What the Frack, Santa Barbara?
What the Frack, Santa Barbara?
CAMPAIGN: The Daily Adventure!
Just off the Santa Barbara coast, trouble brews for all of us who love this area for its beauty and scenic coastlines. Those who have, professionally, sworn to protect our economic and environmental balance are choosing not to. The chance of great profit, dangling in front of our law makers, has temporarily confused them.
The online publication TruthOut revealed on October 10th that the Bureau of Safety and Environmental Enforcement (BSEE) has granted permission to the oil company DCOR to commence fracking the Santa Barbara channel -- WITHOUT any environmental review. The plan's approval allows DCOR to start injecting a highly pressurized concoction of chemicals, sand and water into a well 1,500 feet away from a seismic fault under the Santa Barbara channel. They tell us that this is perfectly safe. Common sense tells us that it is not.
Anyone who has read up on fracking knows that the exact ingredients of this concoction is an industry secret and is not shared with the general public. Furthermore, spills have happened and continue to happen, and groundwater has been affected, as documented by a myriad of sources. So what happens to our precious, and already polluted, marine environment and critters when proprietary chemicals are injected into the ocean floor? Do we really believe that crustaceans, and the creatures that eat them, are not going to be affected? Folks, we all live on seafood in this town. Are we not also considering the impacts on the human body?
This is a fraccident waiting to happen. Not to mention the possibility of triggering the seismic fault. As recent events showcase, tsunamis are no laughing matter.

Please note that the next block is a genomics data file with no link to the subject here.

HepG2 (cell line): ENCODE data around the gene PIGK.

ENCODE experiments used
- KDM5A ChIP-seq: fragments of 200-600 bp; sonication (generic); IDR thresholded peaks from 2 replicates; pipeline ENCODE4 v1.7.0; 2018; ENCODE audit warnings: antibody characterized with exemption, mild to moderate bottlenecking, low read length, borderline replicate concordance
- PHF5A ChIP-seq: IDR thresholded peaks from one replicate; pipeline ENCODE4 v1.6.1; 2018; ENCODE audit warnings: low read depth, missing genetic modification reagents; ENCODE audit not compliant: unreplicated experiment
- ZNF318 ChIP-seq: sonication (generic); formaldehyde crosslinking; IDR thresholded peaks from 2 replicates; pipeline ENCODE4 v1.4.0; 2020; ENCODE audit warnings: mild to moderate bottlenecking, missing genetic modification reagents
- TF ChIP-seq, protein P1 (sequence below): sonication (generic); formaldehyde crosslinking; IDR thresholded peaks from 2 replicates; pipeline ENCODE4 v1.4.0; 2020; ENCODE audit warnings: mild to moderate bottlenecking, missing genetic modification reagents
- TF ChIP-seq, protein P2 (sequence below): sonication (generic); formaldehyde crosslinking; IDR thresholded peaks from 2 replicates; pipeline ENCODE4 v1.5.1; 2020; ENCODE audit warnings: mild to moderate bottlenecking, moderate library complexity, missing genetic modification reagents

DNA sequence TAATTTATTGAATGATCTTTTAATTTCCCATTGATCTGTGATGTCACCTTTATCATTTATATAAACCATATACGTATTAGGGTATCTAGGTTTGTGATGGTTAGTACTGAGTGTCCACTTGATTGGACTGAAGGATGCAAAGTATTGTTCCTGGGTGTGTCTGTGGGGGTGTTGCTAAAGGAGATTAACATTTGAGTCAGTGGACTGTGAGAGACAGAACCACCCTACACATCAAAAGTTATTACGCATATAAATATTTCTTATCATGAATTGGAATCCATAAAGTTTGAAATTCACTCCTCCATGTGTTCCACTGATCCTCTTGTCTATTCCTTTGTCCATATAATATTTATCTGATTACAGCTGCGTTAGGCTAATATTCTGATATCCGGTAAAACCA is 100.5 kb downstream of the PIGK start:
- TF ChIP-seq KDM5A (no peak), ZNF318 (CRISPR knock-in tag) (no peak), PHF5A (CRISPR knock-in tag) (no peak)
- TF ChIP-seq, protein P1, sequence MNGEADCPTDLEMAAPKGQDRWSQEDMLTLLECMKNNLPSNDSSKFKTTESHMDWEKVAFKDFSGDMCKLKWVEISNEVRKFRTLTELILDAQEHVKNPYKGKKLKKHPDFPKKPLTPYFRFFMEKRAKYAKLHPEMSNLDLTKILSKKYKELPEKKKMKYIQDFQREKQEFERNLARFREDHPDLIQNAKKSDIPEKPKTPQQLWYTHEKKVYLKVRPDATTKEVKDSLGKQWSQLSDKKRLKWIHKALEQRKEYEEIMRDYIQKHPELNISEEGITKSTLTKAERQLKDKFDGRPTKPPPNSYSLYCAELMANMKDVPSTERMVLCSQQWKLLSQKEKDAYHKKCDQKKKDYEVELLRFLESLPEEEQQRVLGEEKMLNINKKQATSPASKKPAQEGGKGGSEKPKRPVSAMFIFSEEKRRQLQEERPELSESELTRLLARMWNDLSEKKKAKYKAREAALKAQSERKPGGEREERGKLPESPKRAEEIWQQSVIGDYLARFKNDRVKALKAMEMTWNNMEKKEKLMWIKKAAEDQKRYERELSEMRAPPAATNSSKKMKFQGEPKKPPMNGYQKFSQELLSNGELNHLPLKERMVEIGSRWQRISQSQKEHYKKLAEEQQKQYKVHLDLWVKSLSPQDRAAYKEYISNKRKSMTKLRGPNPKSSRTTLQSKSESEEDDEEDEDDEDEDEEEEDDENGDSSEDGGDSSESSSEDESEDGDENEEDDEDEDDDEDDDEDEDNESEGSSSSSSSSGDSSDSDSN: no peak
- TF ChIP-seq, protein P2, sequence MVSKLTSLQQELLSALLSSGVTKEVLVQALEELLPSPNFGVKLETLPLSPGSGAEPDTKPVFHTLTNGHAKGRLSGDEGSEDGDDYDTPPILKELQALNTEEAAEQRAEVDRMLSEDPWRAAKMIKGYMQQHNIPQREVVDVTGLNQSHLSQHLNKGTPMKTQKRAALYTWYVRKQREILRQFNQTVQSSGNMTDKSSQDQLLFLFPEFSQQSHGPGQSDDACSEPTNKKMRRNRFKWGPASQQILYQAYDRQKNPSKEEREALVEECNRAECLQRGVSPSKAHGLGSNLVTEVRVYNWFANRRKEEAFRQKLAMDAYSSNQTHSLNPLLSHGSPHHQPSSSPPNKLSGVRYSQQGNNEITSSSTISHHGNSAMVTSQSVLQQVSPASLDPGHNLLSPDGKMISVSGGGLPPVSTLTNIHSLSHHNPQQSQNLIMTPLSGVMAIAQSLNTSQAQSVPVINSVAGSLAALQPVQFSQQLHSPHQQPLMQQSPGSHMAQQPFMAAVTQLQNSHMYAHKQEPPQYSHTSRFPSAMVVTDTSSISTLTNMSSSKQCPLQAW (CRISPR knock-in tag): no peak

Sadly, fracking in California waters is nothing new. According to interviews and drilling records obtained by the Associated Press, there have been more than 200 instances of fracking in at least 6 locations in California waters during the last 15 years. In the meantime, the California oil permitting agency says that it does not track fracking operations, and California state government officials apparently knew nothing about ongoing fracking activities, because they fell between permitting guidelines.
In addition, neither state nor federal regulators have had any oversight into this practice.
“We still need to sort out what authority, if any, we have over fracking operations in state waters; it’s very complicated.”
Alison Dettmer - Deputy Director of the California Coastal Commission. 1
In 2014, a law takes effect that requires the disclosure of the exact chemical agents used during the fracking process -- but only the disclosure. An official at the International Association of Drilling Contractors gives us even more reason to rest assured: “Our position is that [offshore fracking is] safe and effective. It’s just like they’re out there in Kansas, except there’s an ocean on top.” 2
Our hope for preservation and conservation rests with organizations like the Center for Biological Diversity (CBD), which intends to take legal action against the involved agencies in order to force a suspension of fracking operations off the Santa Barbara coastline. It is also upon us who care more for the environment -- more than cheap energy prices -- to be aware, to spread the word, and to educate others about the inherent dangers of using unproven technologies and undisclosed chemicals in our marine habitats.
Do one thing today to educate yourself and tell someone in your life that may care about this topic.
Write us if you have ideas for improving local awareness about environmental issues such as this. Clean business is very possible, but it takes refined communication and collaboration to build momentum and maintain a voice loud enough for the larger populace to respond to. Unite, act, be yourself.
"A Truthout investigation confirmed that the Bureau of Safety and Environmental Enforcement (BSEE), the federal agency that issues offshore oil and gas permits, gave the oil firm DCOR a green light to use fracking technology to stimulate oil production from a well 1,500 feet from a seismic fault under the Santa Barbara Channel...without reviews that critics say are required under the National Environmental Protection Act (NEPA)."